To read the newspapers in the U.K. and Australia, even the conservative newspapers, one would think the U.S. Supreme Court’s leaked opinion was ending abortion in America completely. (And as a digression, in the U.S. they say that judges write ‘opinions’ whereas in Britain and the Westminster world we call them ‘judgments’. In my view the Americans have the terminology right.) I suppose that this is in part a deliberate ploy by many in the press. Here’s the reality.
In 1973, the U.S. Supreme Court in Roe v Wade removed the issue of abortion from the democratic process. At the time, and many will find this hard to believe in today’s hyper-partisan world, some three-quarters of constitutional law professors thought this was a very weak and implausible decision. I would say it’s one of the worst bits of legal reasoning you’ll ever read. Let’s be blunt. The judges made it up. One of the dissenters in the Roe case, Justice White, described the majority’s decision as “the exercise of raw judicial power”.
Since then Britain, Australia, New Zealand and the majority of democratic Europe have sorted out abortion through the elected legislature. Everyone counts the same and you vote for elected MPs who negotiate and reach a compromise; generally that compromise has been along the lines that abortions are legal till the last trimester or some such outcome. And because that outcome was decided through a legitimate political process, and because nothing is ever completely off the democratic table, almost all the heat in the abortion debate was dissipated.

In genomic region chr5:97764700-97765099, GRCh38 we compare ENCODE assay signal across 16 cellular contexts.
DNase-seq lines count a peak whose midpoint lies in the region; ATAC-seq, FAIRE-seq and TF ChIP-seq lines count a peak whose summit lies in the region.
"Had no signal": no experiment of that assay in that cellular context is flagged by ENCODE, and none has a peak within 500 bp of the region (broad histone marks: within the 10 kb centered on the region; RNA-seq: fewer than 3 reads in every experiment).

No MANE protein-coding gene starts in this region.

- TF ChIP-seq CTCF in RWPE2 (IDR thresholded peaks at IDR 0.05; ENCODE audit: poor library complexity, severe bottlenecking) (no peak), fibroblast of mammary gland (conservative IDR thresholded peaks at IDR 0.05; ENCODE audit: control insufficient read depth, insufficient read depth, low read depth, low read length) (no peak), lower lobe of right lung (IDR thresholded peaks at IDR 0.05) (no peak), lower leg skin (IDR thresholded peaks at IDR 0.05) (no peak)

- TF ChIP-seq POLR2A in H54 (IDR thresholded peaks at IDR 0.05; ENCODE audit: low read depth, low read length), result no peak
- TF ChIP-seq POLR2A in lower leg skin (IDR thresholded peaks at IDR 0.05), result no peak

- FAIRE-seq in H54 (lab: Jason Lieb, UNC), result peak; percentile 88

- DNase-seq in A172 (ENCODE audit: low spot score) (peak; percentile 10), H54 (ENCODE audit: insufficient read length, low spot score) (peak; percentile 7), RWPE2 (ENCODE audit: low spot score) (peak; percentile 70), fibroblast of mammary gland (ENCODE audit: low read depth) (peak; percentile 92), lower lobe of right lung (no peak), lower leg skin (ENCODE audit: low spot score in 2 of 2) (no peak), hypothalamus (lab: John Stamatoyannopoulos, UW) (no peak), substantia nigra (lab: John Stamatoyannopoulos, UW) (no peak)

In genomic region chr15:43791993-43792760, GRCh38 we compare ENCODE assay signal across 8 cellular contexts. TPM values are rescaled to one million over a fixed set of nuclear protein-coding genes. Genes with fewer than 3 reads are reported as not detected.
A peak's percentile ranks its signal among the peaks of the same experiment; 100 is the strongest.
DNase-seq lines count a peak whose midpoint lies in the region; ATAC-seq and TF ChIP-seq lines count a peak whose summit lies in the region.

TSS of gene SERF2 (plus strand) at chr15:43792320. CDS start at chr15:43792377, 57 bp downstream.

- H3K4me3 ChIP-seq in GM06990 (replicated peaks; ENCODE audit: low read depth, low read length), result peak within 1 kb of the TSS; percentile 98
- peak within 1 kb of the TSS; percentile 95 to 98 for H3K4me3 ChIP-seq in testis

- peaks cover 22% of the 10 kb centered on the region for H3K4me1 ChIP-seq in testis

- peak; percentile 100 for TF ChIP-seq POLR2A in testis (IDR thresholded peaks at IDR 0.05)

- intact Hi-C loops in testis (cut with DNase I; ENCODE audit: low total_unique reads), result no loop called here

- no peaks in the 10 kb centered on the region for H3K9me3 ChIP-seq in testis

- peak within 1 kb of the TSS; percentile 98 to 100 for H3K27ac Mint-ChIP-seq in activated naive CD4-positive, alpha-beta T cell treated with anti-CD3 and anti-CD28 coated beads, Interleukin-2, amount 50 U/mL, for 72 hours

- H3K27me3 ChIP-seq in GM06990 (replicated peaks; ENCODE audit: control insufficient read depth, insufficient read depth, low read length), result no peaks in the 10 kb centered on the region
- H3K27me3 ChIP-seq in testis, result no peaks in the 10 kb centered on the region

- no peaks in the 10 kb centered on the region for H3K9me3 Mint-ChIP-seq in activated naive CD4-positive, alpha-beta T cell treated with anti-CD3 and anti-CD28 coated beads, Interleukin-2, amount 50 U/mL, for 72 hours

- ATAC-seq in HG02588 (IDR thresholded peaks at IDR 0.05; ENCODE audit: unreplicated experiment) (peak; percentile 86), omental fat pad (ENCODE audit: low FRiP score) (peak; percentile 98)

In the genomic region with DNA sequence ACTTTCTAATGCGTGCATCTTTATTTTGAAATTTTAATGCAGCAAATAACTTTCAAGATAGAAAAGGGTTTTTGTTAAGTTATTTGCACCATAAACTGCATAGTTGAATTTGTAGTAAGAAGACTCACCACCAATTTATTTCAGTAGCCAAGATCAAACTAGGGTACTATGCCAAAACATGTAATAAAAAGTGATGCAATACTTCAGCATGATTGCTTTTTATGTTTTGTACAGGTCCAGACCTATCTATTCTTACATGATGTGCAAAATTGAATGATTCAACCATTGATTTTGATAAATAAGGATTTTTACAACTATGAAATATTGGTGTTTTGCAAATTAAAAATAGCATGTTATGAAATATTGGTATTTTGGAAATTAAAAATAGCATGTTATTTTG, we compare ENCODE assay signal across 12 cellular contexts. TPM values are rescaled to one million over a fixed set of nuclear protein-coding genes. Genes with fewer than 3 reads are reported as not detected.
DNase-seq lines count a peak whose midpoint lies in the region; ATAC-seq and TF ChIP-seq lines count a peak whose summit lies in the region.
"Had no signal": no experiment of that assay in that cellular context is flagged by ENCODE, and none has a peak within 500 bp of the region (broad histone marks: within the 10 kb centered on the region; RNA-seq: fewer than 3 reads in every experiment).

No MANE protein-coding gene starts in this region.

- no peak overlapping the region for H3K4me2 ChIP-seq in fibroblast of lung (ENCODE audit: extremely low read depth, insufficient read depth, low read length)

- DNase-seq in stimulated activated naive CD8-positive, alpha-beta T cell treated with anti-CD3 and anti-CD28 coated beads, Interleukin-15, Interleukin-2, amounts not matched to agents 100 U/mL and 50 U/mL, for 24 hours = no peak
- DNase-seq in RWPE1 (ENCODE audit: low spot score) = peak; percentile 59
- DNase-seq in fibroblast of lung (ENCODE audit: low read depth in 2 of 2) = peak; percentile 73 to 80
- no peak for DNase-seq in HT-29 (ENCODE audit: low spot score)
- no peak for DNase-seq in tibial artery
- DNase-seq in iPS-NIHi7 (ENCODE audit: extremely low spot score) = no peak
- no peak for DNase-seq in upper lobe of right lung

But not in the U.S. When judges use an amorphous rights provision (and in Roe they couldn’t even point to an explicit one) with the most implausible and activist interpretive approach imaginable, those on the losing side feel aggrieved, rightly aggrieved. And the issue simply will not go away. Why should a committee of unelected ex-lawyer judges make this call, judges who as it happens decide disputes amongst themselves by a majoritarian vote of 5 beats 4 regardless of the quality of reasoning? And so for fifty years abortion has never left the political agenda in the U.S. It led to upwards of a quarter of voters in recent elections telling pollsters that the most important reason for voting for a particular presidential candidate is what sort of Supreme Court Justice he or she would appoint. Not surprising is it, when that is the only recourse you have to reverse a big social policy call with which you disagree?